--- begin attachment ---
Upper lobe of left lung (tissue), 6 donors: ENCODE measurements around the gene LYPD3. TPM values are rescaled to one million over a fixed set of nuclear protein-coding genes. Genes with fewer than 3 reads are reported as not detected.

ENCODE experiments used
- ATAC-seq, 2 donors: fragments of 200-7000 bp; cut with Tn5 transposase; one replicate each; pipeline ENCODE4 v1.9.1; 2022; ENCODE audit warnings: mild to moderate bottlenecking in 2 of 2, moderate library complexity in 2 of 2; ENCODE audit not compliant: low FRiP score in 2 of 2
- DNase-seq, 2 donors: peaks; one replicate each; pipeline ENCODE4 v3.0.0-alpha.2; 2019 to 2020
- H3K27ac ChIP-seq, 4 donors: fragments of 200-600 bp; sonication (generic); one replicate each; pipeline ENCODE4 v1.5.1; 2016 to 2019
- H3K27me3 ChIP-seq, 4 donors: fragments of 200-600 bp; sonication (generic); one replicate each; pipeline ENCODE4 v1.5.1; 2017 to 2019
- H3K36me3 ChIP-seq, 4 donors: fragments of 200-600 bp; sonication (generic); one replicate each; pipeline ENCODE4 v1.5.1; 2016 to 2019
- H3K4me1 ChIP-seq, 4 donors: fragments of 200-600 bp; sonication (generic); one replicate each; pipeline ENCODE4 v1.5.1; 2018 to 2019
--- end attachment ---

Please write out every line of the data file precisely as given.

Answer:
Upper lobe of left lung (tissue), 6 donors: ENCODE measurements around the gene LYPD3. TPM values are rescaled to one million over a fixed set of nuclear protein-coding genes. Genes with fewer than 3 reads are reported as not detected.

ENCODE experiments used
- ATAC-seq, 2 donors: fragments of 200-7000 bp; cut with Tn5 transposase; one replicate each; pipeline ENCODE4 v1.9.1; 2022; ENCODE audit warnings: mild to moderate bottlenecking in 2 of 2, moderate library complexity in 2 of 2; ENCODE audit not compliant: low FRiP score in 2 of 2
- DNase-seq, 2 donors: peaks; one replicate each; pipeline ENCODE4 v3.0.0-alpha.2; 2019 to 2020
- H3K27ac ChIP-seq, 4 donors: fragments of 200-600 bp; sonication (generic); one replicate each; pipeline ENCODE4 v1.5.1; 2016 to 2019
- H3K27me3 ChIP-seq, 4 donors: fragments of 200-600 bp; sonication (generic); one replicate each; pipeline ENCODE4 v1.5.1; 2017 to 2019
- H3K36me3 ChIP-seq, 4 donors: fragments of 200-600 bp; sonication (generic); one replicate each; pipeline ENCODE4 v1.5.1; 2016 to 2019
- H3K4me1 ChIP-seq, 4 donors: fragments of 200-600 bp; sonication (generic); one replicate each; pipeline ENCODE4 v1.5.1; 2018 to 2019